Halliburton's gum problem creates a buy
Take advantage while the stock falls on a shortage of a key fracking compound.
By Aaron Levitt
At this point, it's no secret that I'm gaga for the oil services sector. As we continue to drill deeper and explore more unconventional assets, these companies will keep pulling in the cash. So when an industry stalwart reports a problem, I start to get a little concerned.
The kingpin of hydraulic fracturing, or "fracking," and the world's second-largest oilfield services company is Halliburton (HAL), and last week it announced that North American profit margins this quarter would drop by twice as much as it had been expecting. The surprising culprit: a common ingredient found in cupcakes, paper products, cosmetics and pharmaceuticals. Needless to say, the news sent the company's shares down by 5% to an eight-month low.
The questions for investors are: Just how big of a problem are rising material costs for the venerable fracker, and is it time to avoid Halliburton stock?
Blame it on a bean
Aside from finding itself in ice cream -- among scads of other everyday products -- guar beans are also a key ingredient in fracking fluid. The beans are turned into a thickening gel -- called guar gum -- which is used to carry sand or ceramic "proppants" down a well during the hydraulic fracturing process. The proppants are able to migrate further into the cracked shale by using guar gum rather than other, thinner fluids. That allows more oil and natural gas to flow out as the fractures are propped open wider.
Grown mostly in India, which produces around 70% of the world's output, guar beans are in short supply. As the fracking and shale boom has swept across the globe, farmers in India have struggled to meet rising demand. That's caused prices for the additive to surge, with some analysts pointing to a severe shortage occurring by the end of 2012.
Halliburton has said guar can now account for as much as 30% of the overall price to frack a well. Analysts had previously thought that the company's leadership and dominance in fracking would allow it absorb such cost increases better than others. After all, Halliburton basically invented the technique after being granted an exclusive patent back in the 1940s. Rival Nabors (NBR) has also felt the pressure, and Baker Hughes (BHI) called current guar costs "horrific."
Speaking to an investor conference in May, Halliburton CFO Mark McCollum said, "Everybody's struggling for guar. We're aware that there are some of our primary competitors missing jobs because of the unavailability of guar."
Halliburton had previously forecast a 2% to 2.5% reduction in its second-quarter North American margins due to rising material costs. Now, exploding guar costs have it estimating those margins will be 5 to 5.5 percentage points lower.
Time to load up
So far, it's been all downhill for HAL since hitting all-time highs of around $57 last July. Year-to-date, shares have fallen more than 18% as historically low natural gas prices have many exploration and production firms, like Chesapeake Energy (CHK), cutting production. Add in this guar fiasco, and it's easy to see why investors are abandoning the stock. However, now could be the best time to load up on this oil services leader.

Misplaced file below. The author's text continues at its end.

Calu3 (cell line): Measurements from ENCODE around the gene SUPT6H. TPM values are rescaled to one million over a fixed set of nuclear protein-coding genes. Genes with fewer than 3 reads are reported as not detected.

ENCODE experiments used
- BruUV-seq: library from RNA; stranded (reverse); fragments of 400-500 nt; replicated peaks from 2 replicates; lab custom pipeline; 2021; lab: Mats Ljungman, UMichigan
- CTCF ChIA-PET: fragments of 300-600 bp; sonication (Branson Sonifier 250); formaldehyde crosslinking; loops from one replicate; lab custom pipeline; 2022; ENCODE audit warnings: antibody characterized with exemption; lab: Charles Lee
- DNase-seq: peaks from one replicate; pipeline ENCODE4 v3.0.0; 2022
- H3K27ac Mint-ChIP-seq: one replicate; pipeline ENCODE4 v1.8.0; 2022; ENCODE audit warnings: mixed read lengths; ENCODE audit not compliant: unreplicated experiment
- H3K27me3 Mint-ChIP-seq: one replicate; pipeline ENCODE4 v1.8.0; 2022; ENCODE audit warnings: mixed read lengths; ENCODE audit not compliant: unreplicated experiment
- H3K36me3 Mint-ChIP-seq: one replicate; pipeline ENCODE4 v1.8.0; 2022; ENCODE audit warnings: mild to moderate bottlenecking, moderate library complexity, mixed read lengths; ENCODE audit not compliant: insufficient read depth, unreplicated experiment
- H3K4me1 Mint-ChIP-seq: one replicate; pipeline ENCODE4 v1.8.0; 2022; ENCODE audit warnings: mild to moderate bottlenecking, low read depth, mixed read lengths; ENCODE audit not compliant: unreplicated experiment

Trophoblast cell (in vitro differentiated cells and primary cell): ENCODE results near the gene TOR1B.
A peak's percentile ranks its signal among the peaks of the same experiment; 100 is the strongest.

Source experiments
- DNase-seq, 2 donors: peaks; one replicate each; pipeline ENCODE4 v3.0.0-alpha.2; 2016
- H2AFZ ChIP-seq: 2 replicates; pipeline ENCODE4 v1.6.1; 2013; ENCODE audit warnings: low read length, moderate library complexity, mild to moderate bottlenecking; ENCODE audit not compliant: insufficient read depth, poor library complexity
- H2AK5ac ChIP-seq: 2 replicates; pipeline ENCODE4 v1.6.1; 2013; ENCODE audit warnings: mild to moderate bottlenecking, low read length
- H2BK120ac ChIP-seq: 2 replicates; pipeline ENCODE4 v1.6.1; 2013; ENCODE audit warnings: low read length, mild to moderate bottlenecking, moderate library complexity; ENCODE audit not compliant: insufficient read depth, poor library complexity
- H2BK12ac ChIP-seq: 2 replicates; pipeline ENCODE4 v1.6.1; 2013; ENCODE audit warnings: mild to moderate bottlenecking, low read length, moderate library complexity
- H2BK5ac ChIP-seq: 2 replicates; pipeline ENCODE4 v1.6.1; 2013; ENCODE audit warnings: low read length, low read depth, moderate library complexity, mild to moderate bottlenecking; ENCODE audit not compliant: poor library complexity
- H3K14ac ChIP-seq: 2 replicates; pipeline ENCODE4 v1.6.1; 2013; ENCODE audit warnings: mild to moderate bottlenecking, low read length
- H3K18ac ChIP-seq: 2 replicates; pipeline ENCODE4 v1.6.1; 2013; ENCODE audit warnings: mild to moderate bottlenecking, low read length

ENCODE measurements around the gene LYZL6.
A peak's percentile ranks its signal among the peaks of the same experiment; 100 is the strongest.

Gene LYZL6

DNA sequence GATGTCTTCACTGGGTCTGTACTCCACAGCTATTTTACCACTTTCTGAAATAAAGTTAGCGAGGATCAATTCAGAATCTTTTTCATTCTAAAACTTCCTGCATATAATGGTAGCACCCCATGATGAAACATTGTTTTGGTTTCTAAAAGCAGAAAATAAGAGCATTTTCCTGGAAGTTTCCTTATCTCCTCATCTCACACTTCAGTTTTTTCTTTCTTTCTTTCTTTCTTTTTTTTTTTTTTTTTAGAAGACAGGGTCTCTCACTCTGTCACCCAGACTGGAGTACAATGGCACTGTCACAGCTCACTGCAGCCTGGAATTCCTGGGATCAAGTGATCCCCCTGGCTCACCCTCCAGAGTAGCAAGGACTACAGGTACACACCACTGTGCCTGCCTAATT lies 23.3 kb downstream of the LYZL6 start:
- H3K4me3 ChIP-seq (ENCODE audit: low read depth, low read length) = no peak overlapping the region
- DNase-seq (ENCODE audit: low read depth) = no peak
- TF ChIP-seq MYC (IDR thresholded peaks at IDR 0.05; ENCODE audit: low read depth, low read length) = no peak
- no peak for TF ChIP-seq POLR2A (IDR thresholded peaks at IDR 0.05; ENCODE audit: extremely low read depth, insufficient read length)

First, Halliburton believes the increased costs are strictly transitory and that new supplies will be available in early 2013. Record prices for guar gum are expected to prompt farmers to increase crops by as much as 50% next year. Already, key Indian producers such as Vikas plan to double output next year based on the surging demand. That will help drop prices and boost margins for the drillers.
Meantime, Halliburton is looking to lessen the impact in the second half by increasing the use of guar alternatives. The company is already trying out non-chemical additives as a way to get around future fracking legislation. Additionally, Halliburton's leadership position should help it pass along more of the costs to customers versus some of its rivals.
Halliburton, the oil-service industry's No. 2 behind Schlumberger (SLB), is set to release quarterly results on July 23, before the start of trading. While it's always risky to buy a firm's shares shortly before earnings, Halliburton has already telegraphed that profit will be lower this quarter than the last. Consensus earnings estimates for the firm's second quarter is 76 cents per share. Since the "guar gum issues" are roughly baked into the stock, any sort of good news could send shares higher in the short term.
Over the longer term, HAL is a bargain. As we continue to crave more energy and drill in more unconventional fields, the services Halliburton provides will be in ever-greater demand. Analysts at Goldman Sachs (GS) echo that bullish sentiment and recently initiated coverage on the firm with a "conviction buy" rating. The investment bank believes Halliburton has "positioned itself extremely well to benefit from the major trends in the oil and gas upstream business." Goldman's $55 price target provides nearly 65% upside from current prices.
Shares of Halliburton currently can be had for a price-to-earnings ratio of 8.87, and they carry a 1.3% dividend yield. That valuation is pretty inexpensive considering HAL's long-term potential. The recent guar problems offer investors the perfect chance to buy HAL or a broad oil-services sector fund -- like my favorite, the SPDR S&P Oil & Gas Equipment & Services ETF (XES).
As of this writing, Aaron Levitt was long XES.
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